Checkpoint Inhibition in Gastroesophageal Cancers


Johanna C. Bendell, MD: Manish, tell me about Dr. Fuchs’ presentation of the KEYNOTE-059 trial.

Manish A. Shah, MD: Actually, there are 2 cohorts in KEYNOTE-059—one was presented by Dr. Fuchs, and the other one was presented the day earlier—which combined a PD-1, pembrolizumab, with chemotherapy. So Dr. Fuchs’ study was a single-arm study, third-line or above of pembrolizumab by itself. To Yelena’s point, and she’s absolutely right, the response rates were very low—less than 10%. And interestingly, and Kohei will talk to this I think, it’s actually the same response rate that was seen with nivolumab in the ONO study. And in that study, the hazard ratio was 0.65, and we’ve not had a randomized study in gastric cancer for metastatic disease with that hazard ratio. So even though the response rate is low, there is benefit to the PD-1 inhibitor. I think it’s a fair bet that it will likely get approved at some point.

Johanna C. Bendell, MD: When Dr. Fuchs finished the presentation, a lot of people asked, “Well, is this just by microsatellite instability status?” So I will tell you a little story. The first time I met Yelena was not at one of these, but it was because she e-mailed me about 5 times before I responded. Sorry.

Yelena Y. Janjigian, MD: It’s OK.

Johanna C. Bendell, MD: And then she called me and she said, “I need to know the MSI status of your patients who were put on my study with immunotherapy.”

Yelena Y. Janjigian, MD: I think it was because of this type of analysis, the collaborations, having a report, and being able to reach out, and you were the closest investigator I called. This trial, as I showed on the map when I presented, was an international study, so there were folks involved in Europe and across the United States. This is the CheckMate-032 study, with a cohort of patients in esophageal and gastric adenocarcinoma, and, mirroring the ATTRACTION-2 study, looking at heavily pretreated patients with metastatic disease but in the West. Because up to this point across different subtypes of biomarker analysis, everyone always believed that gastric cancer in the United States should not be approached the same as gastric cancer in Asia. And, in fact, if you have a positive study in Asia, you cannot use it for regulatory purposes for any drug approval in the United States, because it’s just a completely different ball game. So the CheckMate-032 study was a United States and Europe study. It was a smaller study, nonrandomized—or rather it was randomized but not designed to compare and contrast against placebo or other regimens.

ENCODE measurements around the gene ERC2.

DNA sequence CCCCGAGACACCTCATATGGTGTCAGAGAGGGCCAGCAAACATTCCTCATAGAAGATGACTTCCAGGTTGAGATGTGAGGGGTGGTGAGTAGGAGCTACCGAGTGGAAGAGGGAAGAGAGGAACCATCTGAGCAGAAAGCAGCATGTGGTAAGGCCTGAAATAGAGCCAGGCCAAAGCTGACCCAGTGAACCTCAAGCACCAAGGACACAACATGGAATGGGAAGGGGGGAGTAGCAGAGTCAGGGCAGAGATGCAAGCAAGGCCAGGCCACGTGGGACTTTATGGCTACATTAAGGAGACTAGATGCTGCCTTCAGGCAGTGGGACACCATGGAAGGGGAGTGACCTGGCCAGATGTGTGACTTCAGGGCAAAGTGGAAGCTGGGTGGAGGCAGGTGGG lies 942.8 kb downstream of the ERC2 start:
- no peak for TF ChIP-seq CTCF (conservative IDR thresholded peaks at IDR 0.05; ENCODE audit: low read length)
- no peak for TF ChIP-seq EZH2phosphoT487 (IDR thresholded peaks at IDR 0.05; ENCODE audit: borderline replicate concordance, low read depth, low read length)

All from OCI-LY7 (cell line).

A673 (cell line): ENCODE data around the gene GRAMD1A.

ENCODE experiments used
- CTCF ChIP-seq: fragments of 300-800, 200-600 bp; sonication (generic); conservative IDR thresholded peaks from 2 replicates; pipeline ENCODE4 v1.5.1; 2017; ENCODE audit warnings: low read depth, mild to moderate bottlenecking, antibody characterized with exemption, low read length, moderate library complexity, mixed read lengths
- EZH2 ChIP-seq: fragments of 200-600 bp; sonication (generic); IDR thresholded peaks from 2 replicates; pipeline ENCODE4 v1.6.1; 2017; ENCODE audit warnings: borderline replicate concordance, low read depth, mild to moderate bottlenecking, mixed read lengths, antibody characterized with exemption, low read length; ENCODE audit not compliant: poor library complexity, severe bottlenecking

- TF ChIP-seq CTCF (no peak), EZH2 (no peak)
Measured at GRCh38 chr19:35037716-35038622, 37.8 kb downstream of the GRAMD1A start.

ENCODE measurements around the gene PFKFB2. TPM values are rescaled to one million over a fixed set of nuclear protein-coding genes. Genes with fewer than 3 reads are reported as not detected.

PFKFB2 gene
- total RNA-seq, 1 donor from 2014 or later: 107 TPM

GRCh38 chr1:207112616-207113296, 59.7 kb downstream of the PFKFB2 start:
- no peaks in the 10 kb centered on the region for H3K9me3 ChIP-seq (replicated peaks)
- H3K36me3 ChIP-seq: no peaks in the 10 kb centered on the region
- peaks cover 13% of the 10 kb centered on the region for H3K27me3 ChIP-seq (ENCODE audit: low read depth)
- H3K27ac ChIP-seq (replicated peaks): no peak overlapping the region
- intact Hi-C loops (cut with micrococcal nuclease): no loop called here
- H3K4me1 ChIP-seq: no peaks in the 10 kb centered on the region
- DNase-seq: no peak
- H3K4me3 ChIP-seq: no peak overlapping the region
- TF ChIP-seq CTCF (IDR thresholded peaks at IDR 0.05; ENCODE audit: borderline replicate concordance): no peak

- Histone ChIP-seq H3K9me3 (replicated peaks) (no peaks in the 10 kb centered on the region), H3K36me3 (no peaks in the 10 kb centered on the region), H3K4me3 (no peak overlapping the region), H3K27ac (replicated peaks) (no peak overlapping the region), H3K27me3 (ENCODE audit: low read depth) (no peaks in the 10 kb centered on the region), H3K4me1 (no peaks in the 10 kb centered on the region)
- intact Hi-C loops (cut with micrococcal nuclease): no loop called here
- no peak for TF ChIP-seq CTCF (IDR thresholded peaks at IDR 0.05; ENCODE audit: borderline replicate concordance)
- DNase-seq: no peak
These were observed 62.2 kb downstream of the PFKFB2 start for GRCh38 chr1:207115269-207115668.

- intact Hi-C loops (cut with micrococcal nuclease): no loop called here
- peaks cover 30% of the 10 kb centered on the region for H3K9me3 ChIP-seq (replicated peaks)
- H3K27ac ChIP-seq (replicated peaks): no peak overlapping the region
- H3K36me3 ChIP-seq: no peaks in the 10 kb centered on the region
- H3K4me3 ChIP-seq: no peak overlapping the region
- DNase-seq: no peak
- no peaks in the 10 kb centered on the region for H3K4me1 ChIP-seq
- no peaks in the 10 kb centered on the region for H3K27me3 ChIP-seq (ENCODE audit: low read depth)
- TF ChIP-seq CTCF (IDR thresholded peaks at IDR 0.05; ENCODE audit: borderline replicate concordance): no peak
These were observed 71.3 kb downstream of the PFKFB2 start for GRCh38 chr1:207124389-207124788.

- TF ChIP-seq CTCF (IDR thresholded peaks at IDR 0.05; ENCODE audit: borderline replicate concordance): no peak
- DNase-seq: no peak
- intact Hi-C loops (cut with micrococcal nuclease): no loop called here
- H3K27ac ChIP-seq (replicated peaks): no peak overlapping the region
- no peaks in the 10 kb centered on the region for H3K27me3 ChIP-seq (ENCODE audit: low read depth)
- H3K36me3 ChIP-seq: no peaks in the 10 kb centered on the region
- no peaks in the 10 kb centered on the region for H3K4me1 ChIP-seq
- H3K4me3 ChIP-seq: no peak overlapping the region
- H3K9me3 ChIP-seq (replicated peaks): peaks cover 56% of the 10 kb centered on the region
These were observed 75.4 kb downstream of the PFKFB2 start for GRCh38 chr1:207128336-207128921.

We looked at nivolumab monotherapy and nivolumab in combination with 2 different doses of ipilimumab. It’s funny, Charlie and I presented at the same meeting, and it looked like we had copied the conclusions from each other. That’s a good sign when 2 experts in the field agree to that extent. Word for word, the conclusions were very similar. Again, there’s a subset of patients who benefit, and they clearly benefit. When you treat these patients in your clinic, you’re a believer when you see 1 or 2 of these responses. But when you look at the median progression-free or median overall survivals, they’re not impressive. So the curves are pretty much similar, but what we’re looking for is the tail on the curve, and the tail on the curve is a complete game changer.

And whether or not a combination therapy or monotherapy is the right answer, it’s hard to say. Combination of nivolumab/ipilimumab certainly improves response rate. And again, this is a recurring theme in gastric cancer. One drug is probably enough. Addition of a second or third drug is maybe important in a subset of patients, similar to what we talked about with cytotoxic agents but at a cost of toxicity. And improvement in response rate would have marginal, if any, improvement in survival. And so, in a younger patient who is fit and has a certain tumor biology, which we can talk about later, perhaps combination therapy may be explored. These are questions that are all hypothesis-generating at best and are being explored in a phase III setting now.

Johanna C. Bendell, MD: Dr. Shitara, tell us about ONO, the nivolumab study. It was the first randomized phase III data we saw of immunotherapy for patients with gastric cancer.

Kohei Shitara, MD: This is our Asian trial that enrolled patients from Japan, Korea, and Taiwan and targeted the patients who are refractory to at least 2 standard therapies. Most of the patients from Japan were enrolled as a first-line therapy, so all available treatments were conducted, and then for the clinical trial, it clearly showed a survival benefit. Hazard ratio is 0.63, and tolerability is very good. Already, companies have made these data available for the Japanese regulatory authority, last December, so I hope in the future, this nivolumab will be approved. After this, we can use nivolumab based on this trial, either third-line or fourth-line treatment.

At the same time, we also joined the KEYNOTE-059 trial, and they enrolled some patients. Important message from these 2 studies: There is no clear difference. In cross-trial comparison, there are some mutations, but the response rate of PFS is similar to some small Japanese patient populations and adjuvant trials with nivolumab. So this is a very important message. And also, we joined a pembrolizumab trial. It’s a phase III in second-line and third-line, which only targeted PD-L1—positive tumor, especially in first-line. We also joined CheckMate-649—which was developed by Yelena’s data—which compared ipilimumab/nivolumab, chemotherapy, and chemotherapy/nivolumab. So these trials are all very important to give us another step for immune therapies.

Transcript Edited for Clarity

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